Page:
So what do you think? I think I am sick and tired of a bunch of know it all do gooders telling me that I have to eat live and think a certain way or be considered a racist xenophobe outside the boundaries of decent society. I am sick and tired of the “stinging snobbery” heaped on us by our supposed betters. I am sick and tired of the president and his wife along with the democrats in Congress telling us what is good for us and that we are going to get it whether we want it or not.
I think that my frustration with the “stinging snobbery” is shared by a lot of people in the country. I think that frustration benefitted the Republicans in this last election.
But here is the thing. Republicans are susceptible to exactly the same human disease that just hurt the democrats so badly. There is the temptation to begin thinking that you are smarter than other people and that you care about things more than they do, so you should just run the show whether the other people like it or not. There is the tendency to denigrate “the people” as unthinking and out of touch because they don’t truly appreciate your brilliant caring magnificence.
As long as the Federal Government and its agencies have as much power and control as they have, then such questions of human nature regarding the people in charge will continue to matter a very great deal. The only way to limit the damage is to decrease the scope of central governmental power over our lives.
I take it as axiomatic that the closer power is held to the people being governed, the more likely that the people being governed can smell the hubris arising in their leaders and effectively do something about it by dressing them down in person or by replacing them in office.
When a city council person or school district representative, or even a state legislator has to go to a sunday school class, rotary club meeting, or lions club meeting, or boy scout campout or whatever else they are involved in and face up close on a regular basis the people who he represents and for whom he purports to speak at council meetings, school district meetings or in the house of representatives, then two salutary things have the possibility of occurring. Number one, the council member will realize that people are generally pretty able to run their own lives and make their own decisions in their own best interest. And number two the people being governed can closely monitor the representative for any sign of the rise of any “stinging snobbery” and puncture the balloon before it gets overly inflated.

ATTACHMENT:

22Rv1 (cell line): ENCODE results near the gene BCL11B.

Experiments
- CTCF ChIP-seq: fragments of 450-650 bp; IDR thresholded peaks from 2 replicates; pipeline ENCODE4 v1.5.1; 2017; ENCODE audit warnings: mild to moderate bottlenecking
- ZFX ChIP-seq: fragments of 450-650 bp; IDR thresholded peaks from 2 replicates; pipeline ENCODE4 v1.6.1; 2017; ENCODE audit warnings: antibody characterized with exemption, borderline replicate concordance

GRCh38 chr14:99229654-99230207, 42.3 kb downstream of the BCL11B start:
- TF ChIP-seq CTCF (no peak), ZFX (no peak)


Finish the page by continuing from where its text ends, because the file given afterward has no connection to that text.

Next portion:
Personally, the gospel is the thing that punctures my incipient pride balloon quite effectively most of the time. Knowing Romans 5:6, 5:8, prevents me from thinking that God was after anything of value in me when he sent Jesus to die for me. Knowing John 6:44 and 6:65 and Ephesians 2:1-10 prevents me from thinking that anything in me deserves credit for seeking him.
Take a look at Ephesians 2:1-10 with me for a minute.
[2:1] And you were dead in the trespasses and sins  in which you once walked, following the course of this world, following the prince of the power of the air, the spirit that is now at work in the sons of disobedience—  among whom we all once lived in the passions of our flesh, carrying out the desires of the body and the mind, and were by nature children of wrath, like the rest of mankind.  But God, being rich in mercy, because of the great love with which he loved us,  even when we were dead in our trespasses, made us alive together with Christ—by grace you have been saved—  and raised us up with him and seated us with him in the heavenly places in Christ Jesus,  so that in the coming ages he might show the immeasurable riches of his grace in kindness toward us in Christ Jesus.  For by grace you have been saved through faith. And this is not your own doing; it is the gift of God,  not a result of works, so that no one may boast.  For we are his workmanship, created in Christ Jesus for good works, which God prepared beforehand, that we should walk in them.
(Ephesians 2:1-10 ESV)
We were dead and without hope, naturally objects of God’s wrath. But God because of his great mercy and love reached down to us in all of our deadness and made us alive to be part of his family. There was no work of ours justifying this action on the part of God.
It just seems to me like a heavy and repeated dose of the Gospel of Jesus Christ is the best antidote for the creeping inexorable growth of pride in my heart that could if unchecked lead to the “stinging snobbery” that I so despise.
Again, what do you think?